- Quality varies: Some foil tapes adhere pretty well, but others lose their adhesion and quickly fail.
- Wrinkles and tears in the tape can impact the quality of your duct sealing job.
- Most duct sealing tapes eventually lose their adhesion and fall off. If they last as long as your ductwork lasts, that's not a problem. But they might not.
- Unlike bona fide mastic, most tapes can tear and rip after they've been applied to your ducts.
Is duct sealing really a DIY project?
Now that you know the pros and cons of mastic and tape, you might be wondering if this is the kind of thing you should tackle yourself. While anyone is free to seal their own ductwork any time they want, there are a few potential problems with DIY-ing this one.
The small problems are materials, time, and difficulty. First, you've got to get mastic and/or a good quality tape (preferably mastic tape, which isn't so easy to come by). Then you've got to spend a lot of time maneuvering around ductwork in a dark, tight crawlspace or attic.
Oh, and if you've got hard pipe ducts with insulation wrapped around them, you'll have to take all that insulation off, seal the leaks, and then put the insulation back. That is a big job!
But aside from these issues, there's an even bigger hurdle: work quality.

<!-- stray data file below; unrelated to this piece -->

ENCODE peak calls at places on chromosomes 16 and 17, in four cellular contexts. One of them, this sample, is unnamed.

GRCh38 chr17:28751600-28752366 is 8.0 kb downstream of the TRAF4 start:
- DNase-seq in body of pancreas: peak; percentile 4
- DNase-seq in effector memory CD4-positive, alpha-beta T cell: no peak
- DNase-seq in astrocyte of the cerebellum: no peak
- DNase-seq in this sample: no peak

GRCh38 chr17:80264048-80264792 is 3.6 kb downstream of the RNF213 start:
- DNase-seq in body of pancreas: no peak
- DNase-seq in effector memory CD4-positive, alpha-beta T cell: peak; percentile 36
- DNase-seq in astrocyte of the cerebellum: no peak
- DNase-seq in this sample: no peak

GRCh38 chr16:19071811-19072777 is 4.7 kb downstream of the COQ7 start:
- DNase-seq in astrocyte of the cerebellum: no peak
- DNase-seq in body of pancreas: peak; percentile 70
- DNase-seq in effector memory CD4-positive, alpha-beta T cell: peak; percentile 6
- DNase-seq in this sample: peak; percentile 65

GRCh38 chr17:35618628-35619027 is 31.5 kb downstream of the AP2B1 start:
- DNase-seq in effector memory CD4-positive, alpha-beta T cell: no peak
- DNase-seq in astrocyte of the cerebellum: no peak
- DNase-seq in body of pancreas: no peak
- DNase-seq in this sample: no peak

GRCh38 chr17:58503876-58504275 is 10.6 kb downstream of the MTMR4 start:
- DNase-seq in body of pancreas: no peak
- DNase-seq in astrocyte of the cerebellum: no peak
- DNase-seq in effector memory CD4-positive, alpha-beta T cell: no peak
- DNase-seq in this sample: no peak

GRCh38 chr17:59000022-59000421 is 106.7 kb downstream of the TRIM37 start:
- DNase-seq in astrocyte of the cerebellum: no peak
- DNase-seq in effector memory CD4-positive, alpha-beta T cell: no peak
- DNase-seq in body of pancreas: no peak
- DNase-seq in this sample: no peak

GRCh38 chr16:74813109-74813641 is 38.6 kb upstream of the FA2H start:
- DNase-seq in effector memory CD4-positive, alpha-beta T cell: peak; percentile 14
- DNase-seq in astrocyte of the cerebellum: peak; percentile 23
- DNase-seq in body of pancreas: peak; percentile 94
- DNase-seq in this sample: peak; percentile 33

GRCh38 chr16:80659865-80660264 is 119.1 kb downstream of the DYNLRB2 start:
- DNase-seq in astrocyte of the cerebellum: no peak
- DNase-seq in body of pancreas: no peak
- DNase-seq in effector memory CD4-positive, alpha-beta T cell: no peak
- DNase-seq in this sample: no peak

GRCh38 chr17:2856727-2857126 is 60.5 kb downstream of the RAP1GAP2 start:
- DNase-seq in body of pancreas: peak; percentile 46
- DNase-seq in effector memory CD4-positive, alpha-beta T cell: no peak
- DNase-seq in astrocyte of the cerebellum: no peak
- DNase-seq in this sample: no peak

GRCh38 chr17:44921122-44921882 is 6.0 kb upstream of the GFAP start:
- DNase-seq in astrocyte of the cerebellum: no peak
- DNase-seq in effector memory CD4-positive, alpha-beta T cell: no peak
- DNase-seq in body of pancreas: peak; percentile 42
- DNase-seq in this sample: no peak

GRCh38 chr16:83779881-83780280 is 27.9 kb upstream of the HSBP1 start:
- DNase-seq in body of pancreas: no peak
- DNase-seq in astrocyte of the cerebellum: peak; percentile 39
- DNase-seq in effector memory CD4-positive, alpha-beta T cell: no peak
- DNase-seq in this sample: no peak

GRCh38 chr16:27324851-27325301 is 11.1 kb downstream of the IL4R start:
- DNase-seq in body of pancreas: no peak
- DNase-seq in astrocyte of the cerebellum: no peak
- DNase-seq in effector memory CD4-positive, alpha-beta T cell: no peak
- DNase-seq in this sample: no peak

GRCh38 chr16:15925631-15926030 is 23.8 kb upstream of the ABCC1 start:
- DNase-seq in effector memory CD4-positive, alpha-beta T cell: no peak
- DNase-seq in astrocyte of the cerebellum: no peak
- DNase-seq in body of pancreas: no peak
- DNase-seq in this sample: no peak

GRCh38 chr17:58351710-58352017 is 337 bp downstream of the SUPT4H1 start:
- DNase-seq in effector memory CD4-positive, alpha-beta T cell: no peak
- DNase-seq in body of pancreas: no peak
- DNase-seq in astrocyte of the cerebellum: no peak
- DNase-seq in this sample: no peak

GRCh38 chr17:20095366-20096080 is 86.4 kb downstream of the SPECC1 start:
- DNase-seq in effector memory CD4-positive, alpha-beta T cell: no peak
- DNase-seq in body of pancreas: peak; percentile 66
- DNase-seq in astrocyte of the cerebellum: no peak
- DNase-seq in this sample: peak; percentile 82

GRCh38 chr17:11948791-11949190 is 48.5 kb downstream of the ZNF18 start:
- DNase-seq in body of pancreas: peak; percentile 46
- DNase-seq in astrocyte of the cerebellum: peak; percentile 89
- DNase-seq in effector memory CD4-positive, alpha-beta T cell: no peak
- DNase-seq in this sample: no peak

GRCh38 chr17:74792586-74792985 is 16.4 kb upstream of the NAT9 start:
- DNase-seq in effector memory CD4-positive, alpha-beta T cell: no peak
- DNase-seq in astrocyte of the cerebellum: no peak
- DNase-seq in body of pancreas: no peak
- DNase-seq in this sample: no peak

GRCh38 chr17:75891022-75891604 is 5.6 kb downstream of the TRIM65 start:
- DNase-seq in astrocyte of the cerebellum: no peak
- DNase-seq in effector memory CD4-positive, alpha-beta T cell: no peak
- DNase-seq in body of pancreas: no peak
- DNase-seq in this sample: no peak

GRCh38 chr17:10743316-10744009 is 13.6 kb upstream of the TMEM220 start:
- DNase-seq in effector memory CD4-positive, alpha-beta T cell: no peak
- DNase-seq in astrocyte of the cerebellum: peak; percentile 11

We reduce duct leakage to 4% or less. It's hard to do that, but we can measure our efforts until we hit that benchmark.
4% duct leakage is super minimal. Even the best, most thorough duct sealing job will struggle to reduce leakage by more than that.
And if you're DIY-ing, you won't have any idea whether you've hit that benchmark.
Whether we're using mastic, mastic tape, or a combination of materials, we do the following to ensure we've reduced every home's duct leakage to 4% or less:
- Duct blaster test: After initially sealing the obvious leaky areas, we perform this test. We send a colored smoke through your ducts and observe where it comes out. The areas where it leaks out still need to be sealed, so we seal them and perform the test over again. Eventually, we stop seeing smoke.
- Measuring actual leakage: Using special equipment, we can calculate the actual percentage of air that's leaking out of your ducts vs. air that's properly distributed throughout your home. This is how we verify that you're down to just 4% duct leakage.
In the end, you won't have to wonder whether your ducts are well sealed. You'll know they're sealed tight with the best possible materials.
Ductwork is pretty complicated. There's a lot to consider in addition to leaks.
In many cases, duct sealing comes secondary to other ductwork fixes. Homes throughout the Atlanta area have ductwork that's undersized, damaged, or just poorly installed. Before sealing your ducts, you need to determine whether your existing ducts are worth sealing.
Otherwise, the tape vs. mastic question is pretty much irrelevant.
If you're considering duct sealing to minimize energy loss and improve indoor air quality in your Atlanta home, give us a ring! We'll analyze your ducts to determine the best possible solution, whether that's sealing them with tape, painting on some mastic, or something else.